Monday, May 31, 2010

Monday Night - Bend, Oregon

What's better than a beer and burger after a day of travelling? Our destination Deschutes Brewery which has been producing excellent brews since 1988. They rovided us an excellent meal, good and courteous service and a fine atmosphere.

The following was taken from their web site.

 Deschutes Brewery, located in Central Oregon along the banks of the wild and scenic Deschutes River, has brewed a family of handcrafted ales since 1988. Starting out as a small brewpub in the heart of downtown Bend, Deschutes’ first beers were Black Butte Porter, Bachelor Bitter and Cascade Golden Ale.

 In 1993, Deschutes moved into its current brewing facility and has continued expanding and improving the facilities. With a 50-barrel traditional gravity brew house and a new one-of-a-kind 131-barrel Huppmann brew system from Germany, Deschutes now creates and experiments with specialty batches of limited beers like The Abyss and Hop Trip while brewing large quantities of everyone’s favorites like Mirror Pond Pale Ale. Consistently producing the highest quality beers is always Deschutes’ number one priority and commitment.

 Our Beers

 Deschutes Brewery’s courageously crafted ales include Black Butte Porter, Mirror Pond Pale Ale, Obsidian Stout, Inversion IPA, Green Lakes Organic Ale, Bachelor ESB, Cascade Ale, Red Chair NWPA (spring), Twilight Ale (summer), and Jubelale (fall). Bond Street Series, Reserve Series and other experimental beers are available at our pubs and can be found where good beer is sold.

For more information go to:

Wednesday, May 19, 2010

Jackson Hole and the Tetons

Leaving the Lava Lodge at 6:30 AM, we were amazed at the amount of snow on the mountain passes. The Grand Tetons loomed majestically on the horizon as the sun rose in the bright morning sky. It was truly magical!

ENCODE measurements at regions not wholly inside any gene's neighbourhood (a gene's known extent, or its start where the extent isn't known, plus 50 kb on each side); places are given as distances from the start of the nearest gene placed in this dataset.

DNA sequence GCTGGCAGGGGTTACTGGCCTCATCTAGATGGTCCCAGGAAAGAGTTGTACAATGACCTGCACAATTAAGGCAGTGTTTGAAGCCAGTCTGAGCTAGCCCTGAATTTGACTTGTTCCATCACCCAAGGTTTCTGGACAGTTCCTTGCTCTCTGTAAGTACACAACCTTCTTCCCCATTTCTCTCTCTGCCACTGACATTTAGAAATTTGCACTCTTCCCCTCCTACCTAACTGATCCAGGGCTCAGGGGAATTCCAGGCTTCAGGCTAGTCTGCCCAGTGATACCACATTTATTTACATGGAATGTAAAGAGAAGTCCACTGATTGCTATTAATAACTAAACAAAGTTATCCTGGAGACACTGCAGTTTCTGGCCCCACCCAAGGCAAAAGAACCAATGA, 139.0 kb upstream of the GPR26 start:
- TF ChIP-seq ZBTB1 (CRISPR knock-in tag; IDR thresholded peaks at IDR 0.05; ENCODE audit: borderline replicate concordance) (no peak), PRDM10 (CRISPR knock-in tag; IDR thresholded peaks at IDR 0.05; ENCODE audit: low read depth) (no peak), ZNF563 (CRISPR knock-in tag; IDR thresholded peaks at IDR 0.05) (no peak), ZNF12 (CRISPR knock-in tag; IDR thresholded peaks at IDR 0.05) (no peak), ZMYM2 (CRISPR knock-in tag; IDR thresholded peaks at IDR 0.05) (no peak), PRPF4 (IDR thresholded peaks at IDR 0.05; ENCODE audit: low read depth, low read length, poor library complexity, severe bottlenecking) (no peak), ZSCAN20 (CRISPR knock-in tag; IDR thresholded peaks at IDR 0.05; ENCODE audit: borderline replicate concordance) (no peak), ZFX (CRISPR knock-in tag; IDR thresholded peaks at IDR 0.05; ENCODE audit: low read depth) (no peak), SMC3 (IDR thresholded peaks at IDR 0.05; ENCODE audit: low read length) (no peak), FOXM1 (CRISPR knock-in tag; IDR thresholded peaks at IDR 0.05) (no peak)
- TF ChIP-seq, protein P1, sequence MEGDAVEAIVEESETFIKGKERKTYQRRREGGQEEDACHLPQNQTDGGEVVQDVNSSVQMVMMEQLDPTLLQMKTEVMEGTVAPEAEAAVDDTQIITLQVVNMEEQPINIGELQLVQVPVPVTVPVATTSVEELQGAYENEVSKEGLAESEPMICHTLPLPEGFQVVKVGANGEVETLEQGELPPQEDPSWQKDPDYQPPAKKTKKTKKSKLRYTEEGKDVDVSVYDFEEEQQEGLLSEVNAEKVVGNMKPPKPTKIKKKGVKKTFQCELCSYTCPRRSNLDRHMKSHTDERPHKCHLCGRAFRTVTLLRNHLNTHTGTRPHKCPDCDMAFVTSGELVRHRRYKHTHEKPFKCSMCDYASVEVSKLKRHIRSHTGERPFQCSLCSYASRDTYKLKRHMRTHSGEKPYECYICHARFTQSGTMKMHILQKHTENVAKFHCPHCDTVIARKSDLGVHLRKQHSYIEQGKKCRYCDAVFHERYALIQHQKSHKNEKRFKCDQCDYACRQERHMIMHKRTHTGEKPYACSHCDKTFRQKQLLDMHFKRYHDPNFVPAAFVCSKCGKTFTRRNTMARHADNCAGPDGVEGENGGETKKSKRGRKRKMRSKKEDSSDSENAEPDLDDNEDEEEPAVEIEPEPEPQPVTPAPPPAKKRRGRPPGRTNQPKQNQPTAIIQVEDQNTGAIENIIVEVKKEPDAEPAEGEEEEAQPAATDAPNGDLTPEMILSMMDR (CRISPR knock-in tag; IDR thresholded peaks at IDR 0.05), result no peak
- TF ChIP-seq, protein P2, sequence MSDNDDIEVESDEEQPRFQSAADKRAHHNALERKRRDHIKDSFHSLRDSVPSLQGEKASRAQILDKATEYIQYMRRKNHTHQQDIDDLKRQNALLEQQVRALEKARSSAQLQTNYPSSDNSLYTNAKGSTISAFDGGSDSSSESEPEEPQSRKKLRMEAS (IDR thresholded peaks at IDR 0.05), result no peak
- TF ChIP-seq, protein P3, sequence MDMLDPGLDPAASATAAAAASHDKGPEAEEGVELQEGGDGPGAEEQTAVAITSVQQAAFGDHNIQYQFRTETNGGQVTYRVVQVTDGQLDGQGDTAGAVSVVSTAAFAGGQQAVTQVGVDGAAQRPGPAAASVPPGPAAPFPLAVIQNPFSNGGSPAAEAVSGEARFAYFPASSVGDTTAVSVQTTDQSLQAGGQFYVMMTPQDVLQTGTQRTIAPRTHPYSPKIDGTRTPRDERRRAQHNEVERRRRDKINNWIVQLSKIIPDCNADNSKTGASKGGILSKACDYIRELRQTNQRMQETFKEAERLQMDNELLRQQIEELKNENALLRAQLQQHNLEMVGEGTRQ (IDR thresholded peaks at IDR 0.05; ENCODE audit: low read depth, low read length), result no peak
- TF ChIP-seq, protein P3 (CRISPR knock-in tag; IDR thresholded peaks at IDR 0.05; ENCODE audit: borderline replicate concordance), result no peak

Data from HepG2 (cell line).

We arrived in Jackson Hole for breakfast. The town is notorious for its beautiful scenery, shopping and restaurants. I highly recommend the area to visitors, and wished I could have spent more time enjoying it myself, but we had to get going. There are simply too many interesting things to see and do in the town, but since I love history, I opted to visit the John Pierce Cunningham home. Built in 1885 by the man himself, it is now an historic site. The design is similar to homes that were being built in Virginia during this period. The front elevation has a double-pen or “dog trot” with a room located on either side of the breezeway. The home is set in a glorious meadow with the Grand Tetons as a back drop.

Cunningham began hunting and trapping, mostly to sustain himself, but he probably sold the excess pelts to supplement his income for buying supplies.

Over the years he added other buildings and fortified them. All are gone now, the only evidence are the foundations. In any case, they give us an insight to the actual size of the development. At the time, it must have been a formidable settlement as Cunningham buttressed his home against the Native (Bannack) Indians.

The Cunningham household also saw some violent acts. In 1895, the home was the scene of a vicious shootout between a posse and two horse thieves. Both thieves were shot and killed near the cabin and therefore did not hang for their crime.